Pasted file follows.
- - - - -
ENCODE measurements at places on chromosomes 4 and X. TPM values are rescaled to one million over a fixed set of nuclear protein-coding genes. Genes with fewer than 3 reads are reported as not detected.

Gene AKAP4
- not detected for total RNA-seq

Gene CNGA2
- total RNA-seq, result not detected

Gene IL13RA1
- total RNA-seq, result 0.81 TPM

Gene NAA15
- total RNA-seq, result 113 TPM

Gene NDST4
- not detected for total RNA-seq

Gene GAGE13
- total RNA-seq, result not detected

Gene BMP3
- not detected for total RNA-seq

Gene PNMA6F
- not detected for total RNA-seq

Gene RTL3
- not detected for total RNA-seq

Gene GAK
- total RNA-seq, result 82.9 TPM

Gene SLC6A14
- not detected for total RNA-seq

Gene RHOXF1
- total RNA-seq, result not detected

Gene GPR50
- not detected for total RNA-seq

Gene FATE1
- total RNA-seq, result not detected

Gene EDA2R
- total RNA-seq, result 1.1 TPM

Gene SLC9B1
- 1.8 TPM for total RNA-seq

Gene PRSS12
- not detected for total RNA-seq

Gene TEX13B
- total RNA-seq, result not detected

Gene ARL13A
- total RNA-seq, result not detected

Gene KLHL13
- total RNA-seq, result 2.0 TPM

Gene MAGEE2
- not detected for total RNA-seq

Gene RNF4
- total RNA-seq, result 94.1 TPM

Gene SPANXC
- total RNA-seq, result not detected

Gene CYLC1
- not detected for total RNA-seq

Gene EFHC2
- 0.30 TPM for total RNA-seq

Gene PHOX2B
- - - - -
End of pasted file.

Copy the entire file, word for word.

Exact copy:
ENCODE measurements at places on chromosomes 4 and X. TPM values are rescaled to one million over a fixed set of nuclear protein-coding genes. Genes with fewer than 3 reads are reported as not detected.

Gene AKAP4
- not detected for total RNA-seq

Gene CNGA2
- total RNA-seq, result not detected

Gene IL13RA1
- total RNA-seq, result 0.81 TPM

Gene NAA15
- total RNA-seq, result 113 TPM

Gene NDST4
- not detected for total RNA-seq

Gene GAGE13
- total RNA-seq, result not detected

Gene BMP3
- not detected for total RNA-seq

Gene PNMA6F
- not detected for total RNA-seq

Gene RTL3
- not detected for total RNA-seq

Gene GAK
- total RNA-seq, result 82.9 TPM

Gene SLC6A14
- not detected for total RNA-seq

Gene RHOXF1
- total RNA-seq, result not detected

Gene GPR50
- not detected for total RNA-seq

Gene FATE1
- total RNA-seq, result not detected

Gene EDA2R
- total RNA-seq, result 1.1 TPM

Gene SLC9B1
- 1.8 TPM for total RNA-seq

Gene PRSS12
- not detected for total RNA-seq

Gene TEX13B
- total RNA-seq, result not detected

Gene ARL13A
- total RNA-seq, result not detected

Gene KLHL13
- total RNA-seq, result 2.0 TPM

Gene MAGEE2
- not detected for total RNA-seq

Gene RNF4
- total RNA-seq, result 94.1 TPM

Gene SPANXC
- total RNA-seq, result not detected

Gene CYLC1
- not detected for total RNA-seq

Gene EFHC2
- 0.30 TPM for total RNA-seq

Gene PHOX2B